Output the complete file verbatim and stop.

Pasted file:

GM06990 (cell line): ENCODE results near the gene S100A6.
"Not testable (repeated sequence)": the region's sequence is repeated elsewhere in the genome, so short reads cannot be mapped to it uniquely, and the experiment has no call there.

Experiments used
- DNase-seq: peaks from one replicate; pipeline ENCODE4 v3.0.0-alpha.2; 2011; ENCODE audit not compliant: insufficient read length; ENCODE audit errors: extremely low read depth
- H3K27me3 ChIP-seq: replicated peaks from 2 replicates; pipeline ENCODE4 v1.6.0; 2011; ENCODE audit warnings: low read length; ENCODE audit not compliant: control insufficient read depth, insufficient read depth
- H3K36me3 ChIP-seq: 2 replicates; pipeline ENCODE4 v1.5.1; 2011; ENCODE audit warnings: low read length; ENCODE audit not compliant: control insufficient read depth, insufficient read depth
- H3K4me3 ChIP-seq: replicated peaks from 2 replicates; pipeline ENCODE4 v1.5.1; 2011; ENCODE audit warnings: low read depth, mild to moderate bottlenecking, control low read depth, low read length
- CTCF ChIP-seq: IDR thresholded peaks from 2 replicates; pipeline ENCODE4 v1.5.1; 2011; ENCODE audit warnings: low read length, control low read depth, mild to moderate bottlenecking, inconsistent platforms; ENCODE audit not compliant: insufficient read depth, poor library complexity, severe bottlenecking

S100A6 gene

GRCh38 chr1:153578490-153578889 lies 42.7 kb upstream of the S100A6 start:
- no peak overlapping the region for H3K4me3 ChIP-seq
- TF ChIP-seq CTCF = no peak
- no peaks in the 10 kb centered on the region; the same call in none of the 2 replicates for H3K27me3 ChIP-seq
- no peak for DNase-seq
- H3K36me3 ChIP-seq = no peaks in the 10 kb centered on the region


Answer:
GM06990 (cell line): ENCODE results near the gene S100A6.
"Not testable (repeated sequence)": the region's sequence is repeated elsewhere in the genome, so short reads cannot be mapped to it uniquely, and the experiment has no call there.

Experiments used
- DNase-seq: peaks from one replicate; pipeline ENCODE4 v3.0.0-alpha.2; 2011; ENCODE audit not compliant: insufficient read length; ENCODE audit errors: extremely low read depth
- H3K27me3 ChIP-seq: replicated peaks from 2 replicates; pipeline ENCODE4 v1.6.0; 2011; ENCODE audit warnings: low read length; ENCODE audit not compliant: control insufficient read depth, insufficient read depth
- H3K36me3 ChIP-seq: 2 replicates; pipeline ENCODE4 v1.5.1; 2011; ENCODE audit warnings: low read length; ENCODE audit not compliant: control insufficient read depth, insufficient read depth
- H3K4me3 ChIP-seq: replicated peaks from 2 replicates; pipeline ENCODE4 v1.5.1; 2011; ENCODE audit warnings: low read depth, mild to moderate bottlenecking, control low read depth, low read length
- CTCF ChIP-seq: IDR thresholded peaks from 2 replicates; pipeline ENCODE4 v1.5.1; 2011; ENCODE audit warnings: low read length, control low read depth, mild to moderate bottlenecking, inconsistent platforms; ENCODE audit not compliant: insufficient read depth, poor library complexity, severe bottlenecking

S100A6 gene

GRCh38 chr1:153578490-153578889 lies 42.7 kb upstream of the S100A6 start:
- no peak overlapping the region for H3K4me3 ChIP-seq
- TF ChIP-seq CTCF = no peak
- no peaks in the 10 kb centered on the region; the same call in none of the 2 replicates for H3K27me3 ChIP-seq
- no peak for DNase-seq
- H3K36me3 ChIP-seq = no peaks in the 10 kb centered on the region